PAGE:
ERC Partner
ERC Partner

How to choose a legitimate ERC referral partner

Read the Article

Because the Employee Retention Credit (ERC) is so lucrative, many unscrupulous ERC opportunists submit slipshod applications for clients with little or no documentation, collect their portion of the client’s ERC check, and go on their way. Because there are so many ERC fraudsters, it’s hard for honest tax accountants to find an ERC professional who won’t embarrass them by making headlines in a trillion-dollar ERC audit by the IRS.

But despite the many ERC fraudsters, there are honest ERC professionals who genuinely care about their clients’ valid ERC success and overall audit readiness—but you have to know how to identify them.

Look for proof of pre-ERC existence

Most, if not all, ERC mills popped up overnight in 2020 to seize the lucrative opportunities presented by the ERC. Through aggressive marketing campaigns, these companies have been able to entrench themselves with taxpayers who don’t know enough to distinguish a fraud from an expert. If you’re researching an ERC partner, be wary of any company that sprang up in response to the ERC’s enactment. When possible, choose a consulting firm or accountant who has a demonstrated history of success with clients outside the ERC niche, as evidenced by online client reviews and authentic peer recommendations.

Determine if they’re more interested in selling or substantiating their ERC position

Between the gray area surrounding the ERC suspension test and the various myths spread by ERC mills, it’s common for unscrupulous ERC professionals to use slick words instead of accurate facts to convince clients their ERC position is correct. But, as ERC audits make headlines more often, it’s best to choose a partner that is committed to substantiating their ERC positions for clients with thorough documentation and reasonable interpretations of available IRS guidance. At MBS Accountancy, we’ve taken this approach; while we want each of our clients to seize every available tax opportunity, we also don’t want any potential client ERC audits to go badly because of insufficient documentation.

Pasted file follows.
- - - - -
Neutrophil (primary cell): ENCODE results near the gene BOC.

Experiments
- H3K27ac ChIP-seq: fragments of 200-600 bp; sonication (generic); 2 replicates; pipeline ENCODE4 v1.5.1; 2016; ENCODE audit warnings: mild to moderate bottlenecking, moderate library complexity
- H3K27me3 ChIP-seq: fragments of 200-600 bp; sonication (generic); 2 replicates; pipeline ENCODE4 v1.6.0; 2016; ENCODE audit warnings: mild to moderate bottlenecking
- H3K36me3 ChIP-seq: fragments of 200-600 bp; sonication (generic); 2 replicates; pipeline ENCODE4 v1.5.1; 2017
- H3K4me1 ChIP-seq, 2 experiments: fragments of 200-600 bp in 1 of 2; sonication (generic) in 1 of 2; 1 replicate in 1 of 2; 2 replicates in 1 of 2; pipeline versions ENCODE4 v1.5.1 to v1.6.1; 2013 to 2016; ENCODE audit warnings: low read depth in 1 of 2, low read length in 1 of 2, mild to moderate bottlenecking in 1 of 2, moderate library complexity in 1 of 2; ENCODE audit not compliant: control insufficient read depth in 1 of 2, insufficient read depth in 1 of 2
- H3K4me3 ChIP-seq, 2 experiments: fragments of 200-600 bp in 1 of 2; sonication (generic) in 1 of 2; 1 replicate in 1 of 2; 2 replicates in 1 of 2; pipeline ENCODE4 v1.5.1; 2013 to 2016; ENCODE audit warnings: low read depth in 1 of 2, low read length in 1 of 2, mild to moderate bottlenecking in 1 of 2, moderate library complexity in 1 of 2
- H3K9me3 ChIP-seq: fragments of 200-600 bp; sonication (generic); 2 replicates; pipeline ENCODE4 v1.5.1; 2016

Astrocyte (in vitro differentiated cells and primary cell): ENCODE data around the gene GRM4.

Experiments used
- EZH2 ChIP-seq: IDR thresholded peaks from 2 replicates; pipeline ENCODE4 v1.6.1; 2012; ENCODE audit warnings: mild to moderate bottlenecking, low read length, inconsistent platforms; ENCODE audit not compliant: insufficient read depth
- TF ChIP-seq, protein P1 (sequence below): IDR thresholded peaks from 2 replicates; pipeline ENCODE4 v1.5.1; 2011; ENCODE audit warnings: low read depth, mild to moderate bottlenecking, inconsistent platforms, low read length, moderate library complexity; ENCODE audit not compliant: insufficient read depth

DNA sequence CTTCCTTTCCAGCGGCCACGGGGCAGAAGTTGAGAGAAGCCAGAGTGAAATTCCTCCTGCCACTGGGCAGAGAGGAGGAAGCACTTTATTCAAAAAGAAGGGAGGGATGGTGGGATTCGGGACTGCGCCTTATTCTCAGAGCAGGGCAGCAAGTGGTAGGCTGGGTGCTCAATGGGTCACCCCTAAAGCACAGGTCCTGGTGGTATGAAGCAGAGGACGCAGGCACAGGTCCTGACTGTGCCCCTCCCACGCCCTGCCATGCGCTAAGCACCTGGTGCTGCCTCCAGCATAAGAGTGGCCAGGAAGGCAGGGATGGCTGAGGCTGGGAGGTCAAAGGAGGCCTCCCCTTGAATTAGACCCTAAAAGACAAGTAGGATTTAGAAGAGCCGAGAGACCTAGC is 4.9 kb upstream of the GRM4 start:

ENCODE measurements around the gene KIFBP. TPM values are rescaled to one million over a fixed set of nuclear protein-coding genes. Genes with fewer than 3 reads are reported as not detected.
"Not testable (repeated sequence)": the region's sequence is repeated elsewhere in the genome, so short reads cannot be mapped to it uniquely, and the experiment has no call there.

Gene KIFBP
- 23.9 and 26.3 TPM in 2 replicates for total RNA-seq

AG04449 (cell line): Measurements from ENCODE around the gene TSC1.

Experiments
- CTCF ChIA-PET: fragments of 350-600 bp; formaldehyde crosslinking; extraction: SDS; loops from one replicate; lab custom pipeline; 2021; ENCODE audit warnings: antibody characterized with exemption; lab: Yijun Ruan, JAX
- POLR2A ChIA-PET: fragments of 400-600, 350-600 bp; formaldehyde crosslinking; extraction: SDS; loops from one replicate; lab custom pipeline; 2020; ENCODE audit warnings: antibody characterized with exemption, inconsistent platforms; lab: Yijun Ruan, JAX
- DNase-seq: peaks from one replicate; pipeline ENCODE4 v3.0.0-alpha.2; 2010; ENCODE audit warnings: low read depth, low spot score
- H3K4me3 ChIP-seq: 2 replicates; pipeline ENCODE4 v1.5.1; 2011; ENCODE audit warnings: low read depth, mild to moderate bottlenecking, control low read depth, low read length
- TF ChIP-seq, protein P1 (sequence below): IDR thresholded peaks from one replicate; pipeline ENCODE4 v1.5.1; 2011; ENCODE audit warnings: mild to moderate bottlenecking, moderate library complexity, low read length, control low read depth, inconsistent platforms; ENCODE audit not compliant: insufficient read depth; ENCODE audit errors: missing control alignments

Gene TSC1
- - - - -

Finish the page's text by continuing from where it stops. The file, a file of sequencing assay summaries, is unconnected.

Don’t let big referral fees steal your professional prudence

As Dan Chodan, CPA, recently tweeted, “People really do not like to talk about problematic ERC mills—especially when they have been receiving big referral fees.” Many ERC mills are paying accountants and CPAs to send their ERC clients their way. AICPA Communication Manager Kelly Mullins recently discussed these ERC referral fees in an episode of Ethically Speaking. Regarding ERC fees, Joan Farris and John Wiley made the following two points:

  1. If 941 returns are amended, you’ll need to revise the client’s annual tax return. Revising the annual tax return means you’ll be signing off on the ERC work done by your ERC partner, including ERC determination, revenue calculations, and any documentation provided as evidence of the ERC position. In addition, if you’re a CPA, you must comply with established professional standards such as the Statements on Standards for Tax Services.
  2. ERC mills popped up overnight and may not be around if clients come calling. Joan and John pointed out that many ERC mills sprouted up to seize an opportunity—and may not be around for very long. Instead, if clients have questions or concerns about their ERC claim, they will likely come to you and demand an explanation of the work done for the ERC claim. If the work was sloppy or inaccurate, you may end up exposed to liability.

Not all referral fees are worth it

There is a significant amount of time and research that goes into ERC work, which many professionals may not be willing to do. When used strategically, partnerships are great for business growth. But not all partners are created equal, especially when it comes to a lucrative and nuanced opportunity such as the ERC. By taking time to properly vet your ERC partner, you can avoid an embarrassing connection to unfavorable ERC audit headlines.

2 responses to “How to choose a legitimate ERC referral partner”

    • Hi Ron – Here’s what the author provided:
      – My firm mbsaccountancy,com
      – Brittany Malidore at
      – Dan Chodan at
      – Randy Crabtree at

      Hope that helps, thanks.